One of the things I hear regularly from clients and prospective clients is that they feel an overwhelming desire to eat sugary foods, leading them to feel like they are addicted and cannot live without it. These feelings are certainly valid, although sugar itself is not physically addictive. This article unpicks what an addiction is, and also how what can be done to help ease the intense cravings for sugary and sweet foods.
What is an addiction?
An addiction is a strong, habitual dependence on a substance or activity. People can become addicted to a wide variety of substances, including:
Illicit drugs (such as cocaine, marijuana, heroin, and methamphetamine)
Prescription drugs (such as painkillers, sedatives, and stimulants)
Inhalants (such as glue and paint)
Addiction can cause significant harm to a person's physical and mental health, relationships, and overall well-being. It can also have serious social and legal consequences.
There are many factors that can contribute to addiction, including genetics, environmental influences, and mental health issues. Treatment for addiction often involves a combination of therapies, support from loved ones, and self-care strategies to help the person overcome their dependence and lead a healthy, balanced life.
Why do I feel addicted to sugar?
It is possible for people to develop a psychological dependence on sugar. This can manifest as a strong desire or craving for sugary foods, and difficulty resisting the urge to eat them. Some people may also experience withdrawal symptoms, such as irritability or fatigue, when they try to cut back on their sugar intake.
There are several factors that may contribute to a psychological dependence on sugar, including taste preference, cultural and societal influences, and the use of sugar as a coping mechanism for stress or negative emotions. It is also worth noting that many processed and packaged foods, particularly those high in added sugars, can be highly palatable and may trigger the release of pleasure-inducing chemicals in the brain, which can contribute to a desire to consume more of these foods.
How can I reduce these intense cravings?
Some things you can do to help reduce sugary cravings are:
Eat regular meals: Consuming balanced meals at regular intervals can help regulate blood sugar levels, and help reduce getting 'too hungry' by having regular meals every 3-4 hours this may help reduce intense cravings for sugary foods.
Choose healthful and balanced snacks: Opt for snacks rich in protein, fibre, and healthy fats, such as nuts, yogurt, and whole fruits, which can help keep you feeling full and satisfied.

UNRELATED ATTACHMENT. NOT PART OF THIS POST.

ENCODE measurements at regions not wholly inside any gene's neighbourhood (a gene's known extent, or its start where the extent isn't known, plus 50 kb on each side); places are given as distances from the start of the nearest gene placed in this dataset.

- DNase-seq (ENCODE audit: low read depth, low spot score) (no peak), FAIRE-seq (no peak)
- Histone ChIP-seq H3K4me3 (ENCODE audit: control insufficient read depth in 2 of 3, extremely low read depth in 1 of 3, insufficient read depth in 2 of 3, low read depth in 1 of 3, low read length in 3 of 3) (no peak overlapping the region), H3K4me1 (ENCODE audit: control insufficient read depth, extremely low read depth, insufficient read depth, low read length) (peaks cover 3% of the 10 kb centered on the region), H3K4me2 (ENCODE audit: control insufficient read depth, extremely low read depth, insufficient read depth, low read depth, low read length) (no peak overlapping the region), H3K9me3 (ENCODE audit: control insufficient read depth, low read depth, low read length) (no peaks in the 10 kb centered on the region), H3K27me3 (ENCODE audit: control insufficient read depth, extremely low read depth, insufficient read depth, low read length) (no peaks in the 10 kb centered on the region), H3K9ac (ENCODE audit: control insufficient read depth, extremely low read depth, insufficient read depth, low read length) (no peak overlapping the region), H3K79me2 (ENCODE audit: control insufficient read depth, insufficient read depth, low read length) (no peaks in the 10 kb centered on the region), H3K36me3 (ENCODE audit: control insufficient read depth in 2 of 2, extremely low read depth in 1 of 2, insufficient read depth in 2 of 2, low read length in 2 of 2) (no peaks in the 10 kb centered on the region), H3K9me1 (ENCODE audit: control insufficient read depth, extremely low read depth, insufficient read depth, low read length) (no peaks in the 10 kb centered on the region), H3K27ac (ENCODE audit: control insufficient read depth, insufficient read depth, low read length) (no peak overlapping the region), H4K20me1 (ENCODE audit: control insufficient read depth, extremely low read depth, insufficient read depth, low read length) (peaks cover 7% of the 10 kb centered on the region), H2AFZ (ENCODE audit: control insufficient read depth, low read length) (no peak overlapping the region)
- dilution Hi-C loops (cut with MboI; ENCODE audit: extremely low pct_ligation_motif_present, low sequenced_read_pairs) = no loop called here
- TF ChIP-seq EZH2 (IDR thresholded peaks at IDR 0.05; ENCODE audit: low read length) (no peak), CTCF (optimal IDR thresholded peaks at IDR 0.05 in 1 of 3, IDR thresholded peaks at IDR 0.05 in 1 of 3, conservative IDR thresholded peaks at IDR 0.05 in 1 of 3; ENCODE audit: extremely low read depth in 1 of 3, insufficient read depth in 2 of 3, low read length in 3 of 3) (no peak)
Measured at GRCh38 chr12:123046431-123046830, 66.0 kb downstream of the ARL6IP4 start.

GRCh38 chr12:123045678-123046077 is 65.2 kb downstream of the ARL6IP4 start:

Reduce stress: Stress can lead to emotional eating and sugar cravings. What helps you to relax? You might like to engage in stress-reduction techniques like walking outdoors, meditation, deep breathing exercises, or yoga.
Get enough sleep: Lack of sleep can increase cravings for sugary foods when you are tired. Aim for 7-9 hours of quality sleep per night.
Consider reducing sugar intake gradually: Slowly reducing on the amount of sugar you consume can help your taste buds adjust to less-sweet flavours.
Practice mindful eating: Pay attention to your hunger and fullness cues, and savour each bite of food. This can help you better recognise when you're truly hungry for something sweet, as opposed to eating out of habit or boredom.
Remember that it's okay to enjoy sugary foods! It is important to maintain a balanced diet to ensure you are getting a range of nutrients too.
If you think you may be experiencing a psychological dependence on sugar, it may be helpful to seek guidance from a healthcare professional or a registered dietitian. Dietitians like me, who specialise in intuitive eating can help you develop strategies for managing your sugar intake and address any underlying emotional or psychological issues that may be contributing to your desire for sugary foods.
I hope you found this helpful. If you need help and you need help now, check out the Bitesize Guide to Intuitive Eating™ today - and take the first steps to improving your relationship with food.
Please note the information provided in this article is not a substitute for medical or dietetic advice. If you have any queries regarding your diet or your physical or mental health, please speak to your GP or a registered healthcare professional.